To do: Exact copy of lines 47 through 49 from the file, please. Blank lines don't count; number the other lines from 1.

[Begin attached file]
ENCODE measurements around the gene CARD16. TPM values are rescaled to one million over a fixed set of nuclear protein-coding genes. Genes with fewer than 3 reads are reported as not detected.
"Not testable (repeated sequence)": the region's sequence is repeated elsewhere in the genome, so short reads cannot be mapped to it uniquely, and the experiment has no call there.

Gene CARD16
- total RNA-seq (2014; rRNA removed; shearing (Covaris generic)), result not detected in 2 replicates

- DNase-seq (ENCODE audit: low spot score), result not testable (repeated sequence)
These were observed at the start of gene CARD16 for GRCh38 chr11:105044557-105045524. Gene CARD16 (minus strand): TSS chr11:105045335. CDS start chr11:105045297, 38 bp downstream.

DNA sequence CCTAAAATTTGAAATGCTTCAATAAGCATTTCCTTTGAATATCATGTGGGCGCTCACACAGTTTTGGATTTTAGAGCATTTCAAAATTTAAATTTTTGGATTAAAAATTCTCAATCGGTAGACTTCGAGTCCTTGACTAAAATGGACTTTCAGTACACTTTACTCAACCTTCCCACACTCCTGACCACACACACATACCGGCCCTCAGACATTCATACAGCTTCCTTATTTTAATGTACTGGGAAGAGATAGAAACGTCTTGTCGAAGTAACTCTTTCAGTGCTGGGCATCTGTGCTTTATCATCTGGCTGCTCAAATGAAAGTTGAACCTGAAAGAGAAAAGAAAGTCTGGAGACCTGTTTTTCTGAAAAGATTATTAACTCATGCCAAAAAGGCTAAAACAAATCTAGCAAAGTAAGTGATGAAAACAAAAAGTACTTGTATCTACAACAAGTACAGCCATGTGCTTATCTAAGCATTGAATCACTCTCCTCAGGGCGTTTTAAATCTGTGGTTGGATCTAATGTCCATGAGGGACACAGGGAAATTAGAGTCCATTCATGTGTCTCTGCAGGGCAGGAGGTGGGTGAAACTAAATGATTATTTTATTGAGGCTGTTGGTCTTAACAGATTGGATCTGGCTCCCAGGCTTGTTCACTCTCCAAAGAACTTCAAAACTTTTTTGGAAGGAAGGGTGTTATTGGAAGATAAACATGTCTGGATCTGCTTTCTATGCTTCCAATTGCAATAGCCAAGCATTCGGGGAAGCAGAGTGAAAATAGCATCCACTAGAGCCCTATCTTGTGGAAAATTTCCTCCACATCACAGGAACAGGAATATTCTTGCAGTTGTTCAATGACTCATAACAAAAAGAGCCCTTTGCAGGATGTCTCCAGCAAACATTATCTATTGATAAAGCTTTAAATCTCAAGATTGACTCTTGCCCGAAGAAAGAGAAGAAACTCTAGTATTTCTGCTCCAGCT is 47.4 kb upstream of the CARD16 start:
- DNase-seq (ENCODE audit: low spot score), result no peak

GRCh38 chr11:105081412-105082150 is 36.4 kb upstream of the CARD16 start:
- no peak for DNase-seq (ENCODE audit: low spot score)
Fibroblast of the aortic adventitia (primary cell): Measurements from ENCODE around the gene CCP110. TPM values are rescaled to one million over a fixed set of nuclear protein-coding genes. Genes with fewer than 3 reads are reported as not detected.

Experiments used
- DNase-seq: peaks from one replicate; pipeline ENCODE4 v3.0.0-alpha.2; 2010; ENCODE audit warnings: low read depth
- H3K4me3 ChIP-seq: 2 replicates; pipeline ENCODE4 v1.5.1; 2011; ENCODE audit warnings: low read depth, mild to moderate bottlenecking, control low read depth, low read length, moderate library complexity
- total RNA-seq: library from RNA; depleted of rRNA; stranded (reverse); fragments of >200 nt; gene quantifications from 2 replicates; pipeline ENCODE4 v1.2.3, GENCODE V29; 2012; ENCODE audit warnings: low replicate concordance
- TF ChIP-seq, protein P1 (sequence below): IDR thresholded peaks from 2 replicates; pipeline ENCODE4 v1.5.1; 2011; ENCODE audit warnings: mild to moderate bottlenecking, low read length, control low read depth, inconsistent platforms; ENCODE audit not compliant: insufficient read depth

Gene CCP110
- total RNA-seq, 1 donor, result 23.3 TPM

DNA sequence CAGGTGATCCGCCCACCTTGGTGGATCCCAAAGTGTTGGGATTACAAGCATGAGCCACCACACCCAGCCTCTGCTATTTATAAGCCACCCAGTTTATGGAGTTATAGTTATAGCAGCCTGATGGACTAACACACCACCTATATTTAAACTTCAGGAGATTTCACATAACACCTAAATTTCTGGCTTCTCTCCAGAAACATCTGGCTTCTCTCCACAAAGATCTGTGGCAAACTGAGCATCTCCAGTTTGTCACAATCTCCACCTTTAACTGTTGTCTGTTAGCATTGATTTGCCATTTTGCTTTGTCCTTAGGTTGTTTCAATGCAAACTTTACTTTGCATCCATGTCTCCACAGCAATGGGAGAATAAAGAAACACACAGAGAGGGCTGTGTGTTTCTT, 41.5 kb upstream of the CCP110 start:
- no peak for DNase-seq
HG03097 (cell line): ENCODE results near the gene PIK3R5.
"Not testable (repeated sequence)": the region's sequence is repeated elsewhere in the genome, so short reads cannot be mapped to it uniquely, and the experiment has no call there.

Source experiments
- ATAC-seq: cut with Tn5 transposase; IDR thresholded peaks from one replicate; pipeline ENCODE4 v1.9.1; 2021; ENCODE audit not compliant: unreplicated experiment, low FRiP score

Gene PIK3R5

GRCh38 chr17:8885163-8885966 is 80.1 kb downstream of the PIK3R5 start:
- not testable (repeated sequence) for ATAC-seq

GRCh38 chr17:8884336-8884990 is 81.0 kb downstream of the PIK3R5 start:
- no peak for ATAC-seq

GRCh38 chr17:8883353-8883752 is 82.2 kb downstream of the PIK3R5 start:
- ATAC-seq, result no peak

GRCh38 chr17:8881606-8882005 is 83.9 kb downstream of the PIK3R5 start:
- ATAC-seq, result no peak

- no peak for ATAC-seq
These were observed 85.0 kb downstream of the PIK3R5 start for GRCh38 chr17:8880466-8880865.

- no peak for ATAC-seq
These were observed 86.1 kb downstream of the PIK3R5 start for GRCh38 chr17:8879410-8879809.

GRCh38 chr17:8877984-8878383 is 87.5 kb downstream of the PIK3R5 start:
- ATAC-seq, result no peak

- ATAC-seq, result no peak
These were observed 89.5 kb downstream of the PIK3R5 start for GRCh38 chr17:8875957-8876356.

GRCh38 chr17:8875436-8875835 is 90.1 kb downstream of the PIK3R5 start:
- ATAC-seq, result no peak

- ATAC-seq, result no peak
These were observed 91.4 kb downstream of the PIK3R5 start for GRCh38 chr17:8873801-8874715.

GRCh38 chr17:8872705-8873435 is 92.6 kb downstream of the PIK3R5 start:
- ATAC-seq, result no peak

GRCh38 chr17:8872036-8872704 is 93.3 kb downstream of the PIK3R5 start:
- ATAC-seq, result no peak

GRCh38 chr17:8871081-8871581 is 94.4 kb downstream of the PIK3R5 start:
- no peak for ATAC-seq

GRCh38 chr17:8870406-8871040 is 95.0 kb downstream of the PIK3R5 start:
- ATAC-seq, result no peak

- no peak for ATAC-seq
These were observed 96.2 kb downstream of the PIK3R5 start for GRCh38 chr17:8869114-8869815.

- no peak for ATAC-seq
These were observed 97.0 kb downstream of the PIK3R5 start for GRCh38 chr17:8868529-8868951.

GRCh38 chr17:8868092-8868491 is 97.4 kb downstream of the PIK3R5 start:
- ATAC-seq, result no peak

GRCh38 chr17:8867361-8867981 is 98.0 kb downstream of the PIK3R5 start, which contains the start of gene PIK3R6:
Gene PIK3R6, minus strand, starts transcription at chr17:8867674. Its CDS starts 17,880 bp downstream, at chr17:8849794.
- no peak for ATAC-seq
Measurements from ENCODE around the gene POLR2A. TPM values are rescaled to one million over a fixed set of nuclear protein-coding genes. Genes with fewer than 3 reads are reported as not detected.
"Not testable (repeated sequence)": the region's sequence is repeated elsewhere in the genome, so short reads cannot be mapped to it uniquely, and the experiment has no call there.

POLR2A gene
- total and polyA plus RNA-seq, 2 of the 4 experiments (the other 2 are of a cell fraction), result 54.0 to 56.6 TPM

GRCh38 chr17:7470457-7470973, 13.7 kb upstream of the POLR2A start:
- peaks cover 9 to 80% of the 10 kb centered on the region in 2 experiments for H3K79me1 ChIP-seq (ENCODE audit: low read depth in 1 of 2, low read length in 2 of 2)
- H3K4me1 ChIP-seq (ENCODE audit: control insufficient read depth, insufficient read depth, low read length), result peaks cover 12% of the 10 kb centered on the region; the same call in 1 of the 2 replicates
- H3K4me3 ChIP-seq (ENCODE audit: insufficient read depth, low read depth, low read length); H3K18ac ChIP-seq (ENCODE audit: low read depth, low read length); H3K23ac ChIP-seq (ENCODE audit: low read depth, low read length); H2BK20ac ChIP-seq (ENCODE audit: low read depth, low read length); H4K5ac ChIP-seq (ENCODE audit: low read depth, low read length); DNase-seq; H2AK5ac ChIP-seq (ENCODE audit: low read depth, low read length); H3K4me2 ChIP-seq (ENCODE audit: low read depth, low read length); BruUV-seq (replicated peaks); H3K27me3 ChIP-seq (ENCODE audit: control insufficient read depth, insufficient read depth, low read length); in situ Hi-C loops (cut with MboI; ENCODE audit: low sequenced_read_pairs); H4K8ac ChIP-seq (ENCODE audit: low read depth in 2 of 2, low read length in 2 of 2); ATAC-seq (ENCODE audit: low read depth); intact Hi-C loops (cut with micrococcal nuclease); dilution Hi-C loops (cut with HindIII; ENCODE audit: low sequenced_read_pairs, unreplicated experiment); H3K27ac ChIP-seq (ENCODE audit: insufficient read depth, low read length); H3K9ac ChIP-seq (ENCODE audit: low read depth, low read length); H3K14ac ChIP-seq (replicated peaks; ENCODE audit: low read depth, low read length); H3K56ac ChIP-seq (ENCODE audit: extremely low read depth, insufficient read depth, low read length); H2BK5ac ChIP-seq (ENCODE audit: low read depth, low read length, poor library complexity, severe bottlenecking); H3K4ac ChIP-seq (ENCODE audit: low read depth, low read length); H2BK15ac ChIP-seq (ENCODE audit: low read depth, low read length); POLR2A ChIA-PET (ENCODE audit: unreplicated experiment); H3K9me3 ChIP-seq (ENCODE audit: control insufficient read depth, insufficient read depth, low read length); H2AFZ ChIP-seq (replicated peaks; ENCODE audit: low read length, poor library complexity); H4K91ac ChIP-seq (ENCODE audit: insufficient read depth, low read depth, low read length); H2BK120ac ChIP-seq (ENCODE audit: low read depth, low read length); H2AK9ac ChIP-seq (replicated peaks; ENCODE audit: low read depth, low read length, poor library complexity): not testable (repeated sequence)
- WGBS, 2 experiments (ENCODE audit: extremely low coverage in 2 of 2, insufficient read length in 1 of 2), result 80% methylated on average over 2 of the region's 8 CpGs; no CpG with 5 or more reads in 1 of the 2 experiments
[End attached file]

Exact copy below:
- ATAC-seq, result no peak

GRCh38 chr17:8872036-8872704 is 93.3 kb downstream of the PIK3R5 start:
- ATAC-seq, result no peak